Layers of meaning through time

2008-08-27 00:00

The title of this remarkable archaeological travelogue is derived from the presence of deep layers of dust in the Wonderwerk cave near Kimberley, where the dust represents successive layers of human occupation dating from at least a million years ago. The author observes, “in the cave our life is just one millimetre of dust. The years of iron and steel and all of recorded history measure just a little more.” (p.182) These words reveal the huge time-span of human history in South Africa, as observed by the author and her family during a car-trip to various archaeological sites between Muizenberg in Cape Town and Kuruman in the Northern Cape.

Martin was inspired to track down the various traces of prehistoric habitation in the country and, with her husband (author Michael Cope) and her two small children, embarked on the journey described in the book.

The archaeological material is interlaced with much lyrical description of places, people and animals, and with musings on many topics from what it means to be human to the uses of fire, iron and steel, or the wonder of diamonds — and the book is thus a rich source of information, feeling and insight.

Martin (a lecturer in English at the University of the Western Cape) writes with deep and pensive emotion about everything on her journey, including the pleasures and tribulations of being a mother with often-fretting children on a long car-journey, and the personal detail adds another layer to the many strata of the book. Her descriptions of everything from stone artefacts to impala to wild flowers, and from moonlight over semi-desert to squatter shacks are vivid and evocative.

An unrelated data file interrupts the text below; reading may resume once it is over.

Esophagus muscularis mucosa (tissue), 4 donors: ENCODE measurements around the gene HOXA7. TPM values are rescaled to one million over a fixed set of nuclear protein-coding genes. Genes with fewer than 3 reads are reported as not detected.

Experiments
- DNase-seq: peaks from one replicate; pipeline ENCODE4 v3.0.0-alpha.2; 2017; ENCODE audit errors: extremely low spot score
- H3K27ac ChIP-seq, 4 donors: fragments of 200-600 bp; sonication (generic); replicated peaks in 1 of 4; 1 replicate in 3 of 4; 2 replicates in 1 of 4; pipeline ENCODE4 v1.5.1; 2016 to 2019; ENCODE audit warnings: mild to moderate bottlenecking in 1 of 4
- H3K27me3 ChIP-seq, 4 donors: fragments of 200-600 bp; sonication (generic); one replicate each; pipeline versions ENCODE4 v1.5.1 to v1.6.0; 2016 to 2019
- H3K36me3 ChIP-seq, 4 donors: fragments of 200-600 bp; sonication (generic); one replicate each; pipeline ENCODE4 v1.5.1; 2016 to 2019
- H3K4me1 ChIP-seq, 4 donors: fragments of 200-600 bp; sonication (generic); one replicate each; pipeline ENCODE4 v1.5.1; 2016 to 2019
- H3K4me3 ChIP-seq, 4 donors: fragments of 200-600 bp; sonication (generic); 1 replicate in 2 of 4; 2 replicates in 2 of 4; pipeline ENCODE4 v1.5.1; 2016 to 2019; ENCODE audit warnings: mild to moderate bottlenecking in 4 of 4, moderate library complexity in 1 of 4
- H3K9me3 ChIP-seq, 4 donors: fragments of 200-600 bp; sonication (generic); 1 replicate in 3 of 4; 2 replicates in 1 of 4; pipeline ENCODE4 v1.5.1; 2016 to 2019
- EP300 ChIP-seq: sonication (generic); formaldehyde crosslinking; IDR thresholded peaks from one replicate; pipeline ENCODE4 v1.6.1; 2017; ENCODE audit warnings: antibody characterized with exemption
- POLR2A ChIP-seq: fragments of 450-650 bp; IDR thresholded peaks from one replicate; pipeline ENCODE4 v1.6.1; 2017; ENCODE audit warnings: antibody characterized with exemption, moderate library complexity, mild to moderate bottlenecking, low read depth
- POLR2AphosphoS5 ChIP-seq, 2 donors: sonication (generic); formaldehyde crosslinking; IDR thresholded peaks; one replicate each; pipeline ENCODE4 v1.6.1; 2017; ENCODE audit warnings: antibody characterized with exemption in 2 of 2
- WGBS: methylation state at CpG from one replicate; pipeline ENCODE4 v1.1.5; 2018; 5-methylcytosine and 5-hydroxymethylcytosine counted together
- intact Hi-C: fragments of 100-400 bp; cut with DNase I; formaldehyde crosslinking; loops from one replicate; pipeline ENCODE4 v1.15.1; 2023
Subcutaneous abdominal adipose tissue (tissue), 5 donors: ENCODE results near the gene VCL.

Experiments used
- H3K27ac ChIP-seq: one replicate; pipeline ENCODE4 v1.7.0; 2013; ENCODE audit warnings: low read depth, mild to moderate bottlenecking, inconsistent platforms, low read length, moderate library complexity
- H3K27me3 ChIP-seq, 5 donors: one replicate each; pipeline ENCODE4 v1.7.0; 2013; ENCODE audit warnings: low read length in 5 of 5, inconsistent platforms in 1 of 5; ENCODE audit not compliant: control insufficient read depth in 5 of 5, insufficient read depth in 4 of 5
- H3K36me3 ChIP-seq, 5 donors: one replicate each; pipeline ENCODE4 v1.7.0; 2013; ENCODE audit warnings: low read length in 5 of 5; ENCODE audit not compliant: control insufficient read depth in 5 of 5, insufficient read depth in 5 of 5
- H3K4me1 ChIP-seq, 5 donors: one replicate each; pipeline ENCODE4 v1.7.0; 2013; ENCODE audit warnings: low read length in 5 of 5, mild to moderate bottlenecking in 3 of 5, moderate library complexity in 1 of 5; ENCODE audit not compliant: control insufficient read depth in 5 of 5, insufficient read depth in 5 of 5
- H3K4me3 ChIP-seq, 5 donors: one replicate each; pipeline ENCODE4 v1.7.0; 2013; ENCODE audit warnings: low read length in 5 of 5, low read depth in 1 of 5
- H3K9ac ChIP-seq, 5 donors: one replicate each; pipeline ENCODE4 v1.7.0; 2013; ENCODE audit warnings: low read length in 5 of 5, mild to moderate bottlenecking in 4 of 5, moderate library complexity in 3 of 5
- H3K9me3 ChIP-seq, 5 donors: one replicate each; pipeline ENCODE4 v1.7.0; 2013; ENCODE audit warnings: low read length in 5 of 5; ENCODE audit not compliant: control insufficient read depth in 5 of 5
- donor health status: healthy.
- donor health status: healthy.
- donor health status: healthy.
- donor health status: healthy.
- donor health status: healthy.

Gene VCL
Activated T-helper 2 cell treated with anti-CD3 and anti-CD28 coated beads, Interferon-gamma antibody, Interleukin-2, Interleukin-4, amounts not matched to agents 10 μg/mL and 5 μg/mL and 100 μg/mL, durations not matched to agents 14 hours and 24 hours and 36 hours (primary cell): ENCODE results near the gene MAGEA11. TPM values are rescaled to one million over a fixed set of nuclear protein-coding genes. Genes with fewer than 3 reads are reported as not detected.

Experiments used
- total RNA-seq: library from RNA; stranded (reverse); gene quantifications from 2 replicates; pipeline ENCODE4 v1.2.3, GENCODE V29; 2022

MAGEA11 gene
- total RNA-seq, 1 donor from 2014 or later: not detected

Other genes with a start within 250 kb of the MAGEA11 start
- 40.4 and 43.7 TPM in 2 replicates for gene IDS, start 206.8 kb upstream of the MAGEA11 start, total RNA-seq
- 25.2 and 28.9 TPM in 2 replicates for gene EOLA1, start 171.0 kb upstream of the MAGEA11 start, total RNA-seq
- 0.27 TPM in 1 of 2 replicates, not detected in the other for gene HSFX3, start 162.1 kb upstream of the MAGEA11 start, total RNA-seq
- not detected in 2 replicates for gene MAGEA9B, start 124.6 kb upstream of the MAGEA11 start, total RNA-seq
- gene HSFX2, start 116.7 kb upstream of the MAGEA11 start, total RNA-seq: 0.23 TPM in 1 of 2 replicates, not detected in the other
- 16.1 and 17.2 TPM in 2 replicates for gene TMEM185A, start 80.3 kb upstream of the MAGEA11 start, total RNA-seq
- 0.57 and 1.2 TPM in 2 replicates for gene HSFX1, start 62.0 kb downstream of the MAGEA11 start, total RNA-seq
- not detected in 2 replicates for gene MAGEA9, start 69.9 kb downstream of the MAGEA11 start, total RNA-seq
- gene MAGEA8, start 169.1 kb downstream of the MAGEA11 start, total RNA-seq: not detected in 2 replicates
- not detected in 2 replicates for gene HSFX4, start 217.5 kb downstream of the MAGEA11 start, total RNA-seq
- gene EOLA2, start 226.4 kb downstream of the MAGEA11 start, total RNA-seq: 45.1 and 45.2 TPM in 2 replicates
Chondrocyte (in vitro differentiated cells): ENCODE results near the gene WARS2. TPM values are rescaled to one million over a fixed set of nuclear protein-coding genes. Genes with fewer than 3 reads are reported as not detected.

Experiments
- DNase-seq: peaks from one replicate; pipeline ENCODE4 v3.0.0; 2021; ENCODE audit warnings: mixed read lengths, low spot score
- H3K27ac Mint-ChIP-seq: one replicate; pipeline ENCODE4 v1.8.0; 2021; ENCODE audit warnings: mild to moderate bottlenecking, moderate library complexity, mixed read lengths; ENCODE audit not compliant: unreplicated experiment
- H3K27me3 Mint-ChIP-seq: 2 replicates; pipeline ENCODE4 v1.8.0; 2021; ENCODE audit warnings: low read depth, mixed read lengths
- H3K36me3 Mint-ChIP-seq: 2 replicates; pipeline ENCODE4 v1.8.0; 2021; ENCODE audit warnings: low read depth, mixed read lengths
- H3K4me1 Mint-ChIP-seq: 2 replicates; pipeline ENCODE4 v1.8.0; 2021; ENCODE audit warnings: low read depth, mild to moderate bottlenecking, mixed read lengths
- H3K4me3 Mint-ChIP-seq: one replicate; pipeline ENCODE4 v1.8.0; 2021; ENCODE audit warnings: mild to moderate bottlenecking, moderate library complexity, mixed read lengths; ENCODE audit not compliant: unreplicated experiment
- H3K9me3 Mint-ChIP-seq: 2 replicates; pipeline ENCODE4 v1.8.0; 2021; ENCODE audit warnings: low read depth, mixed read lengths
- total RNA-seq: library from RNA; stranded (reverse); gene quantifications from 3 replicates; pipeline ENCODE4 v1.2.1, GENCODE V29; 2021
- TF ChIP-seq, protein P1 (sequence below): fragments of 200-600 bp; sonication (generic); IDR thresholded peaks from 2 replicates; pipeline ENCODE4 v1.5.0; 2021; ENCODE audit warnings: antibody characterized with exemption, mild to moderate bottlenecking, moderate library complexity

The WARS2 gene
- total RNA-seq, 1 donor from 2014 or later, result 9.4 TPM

Strangely, for all its richness, there is a slightly irritating tenor to the book which is hard to pinpoint. Perhaps it is the total lack of any flicker of humour in its 260-plus pages; perhaps an almost relentless over-earnestness. Nonetheless, at least the author cares; and her book is a rewarding read, from which the reader will learn a great deal about the country, its remote and more recent past, its landscapes, and the techniques and findings of archaeology.

David Pike

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